First of all, Chris Bosh hasn't really improved as a player over the last 4 seasons. He has averaged between 22.3 and 22.7 points a game and 8.7 and 10.7 rebounds a game for the last four seasons. That means he is either really consistent or just not making strides forward. Doesn't that scare you a little bit? The guy is 25 years old and has perhaps hit his peak performance. Bosh has also shot over 50% from the field only once in his career. Bosh is a big man and John Stockton shot a better career field goal percentage than he has so far. That isn't good. For comparison's sake, Boozer is a career 54% field goal shooter, while Millsap is 52% over his career. Bosh is a career 48% shooter.
Bosh's relatively low field goal percentage is probably due to the fact that he settles for jumpshots. If you think that Bosh is a great finisher at the rim, then you may be surprised to hear some of these next statistics. If you go to NBA.com, there is this fantastic feature that will show you where players shoot all of there shots from. Chris Bosh shot only 41% of his shot attempts from inside 5 feet of the rim. Boozer shot 56% of his shots and Paul Millsap shot 72% of his shots from the same area. Now you know one of the reasons that I love Paul Millsap. It doesn't take a rocket scientist to see why Millsap and Boozer shoot better from the field than Bosh every season. This stat is also surprising because Chris Bosh is very effective at getting to the line when he attacks the basket, averaging 8 free throws a game, but truthfully, he should be attacking the rim much much more. He perhaps just loves the jumpshot.
So to summarize his offensive game, Bosh is a slight upgrade over Carlos Boozer, but essentially, other than this last season, he is really comparable to Boozer offensively. Millsap was better than Boozer this last season. Did I mention that Bosh will be more than $3 million more expensive than Boozer? Okay. Just to make sure you heard.
I am sure that most of you are fine with Bosh's offensive numbers because he is such a better defender than any of the Jazz's power forwards. This might be true, but if you are going to give a guy max money or have him be your main man, he needs to be a big help on the defensive side of the ball as well as a scorer. I must admit, that I believe defensive stats are more difficult to apply to defensive ability than offensive stats to offensive efficiency, but I think we can do so with Bosh. Bosh is longer and taller than either Boozer or Millsap, but he is also skinnier than either of those guys. He is long, but probably not adding more muscle or bulk to his frame. But let's look at some numbers closely.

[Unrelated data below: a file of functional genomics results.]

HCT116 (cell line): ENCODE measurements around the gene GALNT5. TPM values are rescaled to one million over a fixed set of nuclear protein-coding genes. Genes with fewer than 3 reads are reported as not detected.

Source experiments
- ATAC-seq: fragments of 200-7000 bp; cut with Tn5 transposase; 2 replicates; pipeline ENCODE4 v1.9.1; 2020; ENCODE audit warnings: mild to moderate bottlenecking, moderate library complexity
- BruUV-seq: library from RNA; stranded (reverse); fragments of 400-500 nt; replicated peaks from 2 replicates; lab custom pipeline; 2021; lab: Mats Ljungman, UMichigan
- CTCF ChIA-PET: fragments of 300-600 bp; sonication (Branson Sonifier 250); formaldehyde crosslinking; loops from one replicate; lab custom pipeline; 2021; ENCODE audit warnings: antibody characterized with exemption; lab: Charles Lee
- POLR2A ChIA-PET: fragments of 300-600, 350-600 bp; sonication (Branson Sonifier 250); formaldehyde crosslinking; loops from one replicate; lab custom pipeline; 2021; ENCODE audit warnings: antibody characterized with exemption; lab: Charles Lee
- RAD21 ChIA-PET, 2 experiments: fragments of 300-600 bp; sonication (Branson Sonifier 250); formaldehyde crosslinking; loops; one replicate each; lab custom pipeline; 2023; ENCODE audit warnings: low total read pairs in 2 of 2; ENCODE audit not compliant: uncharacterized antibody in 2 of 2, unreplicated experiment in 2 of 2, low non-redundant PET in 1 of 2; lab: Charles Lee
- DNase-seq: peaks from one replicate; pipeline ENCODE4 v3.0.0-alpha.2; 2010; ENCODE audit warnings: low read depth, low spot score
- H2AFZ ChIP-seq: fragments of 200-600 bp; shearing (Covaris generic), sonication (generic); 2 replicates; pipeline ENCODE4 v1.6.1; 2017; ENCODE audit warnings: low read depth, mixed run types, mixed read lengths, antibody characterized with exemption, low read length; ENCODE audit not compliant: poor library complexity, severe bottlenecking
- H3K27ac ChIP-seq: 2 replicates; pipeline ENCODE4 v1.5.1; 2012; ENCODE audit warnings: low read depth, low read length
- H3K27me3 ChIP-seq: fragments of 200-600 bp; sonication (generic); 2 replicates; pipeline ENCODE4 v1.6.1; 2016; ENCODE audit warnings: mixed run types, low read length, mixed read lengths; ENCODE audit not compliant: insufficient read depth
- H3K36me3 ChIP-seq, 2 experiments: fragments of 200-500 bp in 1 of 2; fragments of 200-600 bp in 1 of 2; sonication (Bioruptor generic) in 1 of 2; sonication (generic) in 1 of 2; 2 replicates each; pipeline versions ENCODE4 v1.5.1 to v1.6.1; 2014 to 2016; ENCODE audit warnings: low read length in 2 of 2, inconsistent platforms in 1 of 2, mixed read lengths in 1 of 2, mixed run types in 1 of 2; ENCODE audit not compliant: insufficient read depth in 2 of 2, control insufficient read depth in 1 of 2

First of all Bosh averaged 7 defensive rebounds and 1 steal and 1 block a game. I am a little disappointed in only one block a game, but I also admit that these stats don't tell much about his defensive ability. I can do better. Plus/minus statistics don't tell the entire story, but I think they can shed some light. The Raptors had an overall plus/minus of -221 and when Chris Bosh was on the floor the Raptors were -84. That was good for 12th best point differential on his team behind one other starter. In fact, over his career, Bosh has only had a positive point differential in one season. I know what you are thinking. The Raptors were a bad team and of course Bosh's numbers will be negative overall. Dwayne Wade was on a mediocre to bad team and he had a + 212 this season. And to drive the point home even further, the Golden State Warriors had the same -2.7 point differential as the Toronto Raptors and Rony Turiaf, the Warriors starting power forward had a +/- of only -50. Just something to consider.
But I can do even better. Chris Bosh played along side of Jermaine O'neal for the first 50 games of the season. O'neal isn't a fantastic player, but I think most people would agree that he is an average defender, maybe even above average. So defensively, Bosh wasn't manning the paint all alone. But I went through the first 50 games of the season and looked at the points scored by opposing starting power forwards. Opposing starting power forwards scored an average of 18.9 points per game against the Raptors. Bosh scored 22.7 points over those same 50 games. You may be thinking that a personal +3 differential isn't bad, but some of those games, Bosh was matched up against guys like Ben Wallace, or Jason Thompson. Bosh was clearly the better offensive power forward in 85% of those 50 games. Not to mention that Bosh only scored 14.5 points a game on less than 40% shooting in his games against SA, Cleveland, Boston, and the LA Lakers. That is not impressive for the best player on a team.
I actually agree with Jazz fans that overall, Chris Bosh would be an upgrade over Carlos Boozer. I do think that Bosh would fit in well with the Jazz and would make the Jazz a good team. But Chris Bosh isn't going to send the Jazz over the top next season. If Carlos Boozer is a B minus player, then Bosh is a B or a B+ at best. I would hesitate paying Bosh his money next season and there is no way I would pay him the next max contract. And if I were the Jazz, in financial staits this upcoming season, I am saying no way to bringing in Chris Bosh. It would cost you Boozer AND Okur at least.
So if you have read this piece and you are still thinking to yourself, "THE JAZZ NEED CHRIS BOSH! KEVIN O'CONNOR MAKE THIS HAPPEN PLEASE!!!! Then I ask you to please step back and look at the long-term ramifications. Bosh would most likely be making a one-year stop in Utah. We would have to start Millsap or Koufos along side Bosh and the Jazz would most likely be paying the luxury tax, losing millions of dollars. And I think our ceiling would be the second round of the playoffs most likely. Because like Carlos Boozer, Chris Bosh has been eaten alive by Pau Gasol and the Los Angeles Lakers.
And while we are on the subject of Pau Gasol, there are only 4 big men I would pay max money to in the league. Pau Gasol, Dwight Howard, Tim Duncan, and Kevin Garnett last year. And Yao Ming and Nowitzki are really close to entering that group. Nowitzki is so gifted, but not the defender I would like and Ming is fantastic but so injury prone. After that, a big man is too expensive and too entitled to think that they deserve the best money. After all, being an olympic gold medalist doesn't necessarily make you a superstar in the league.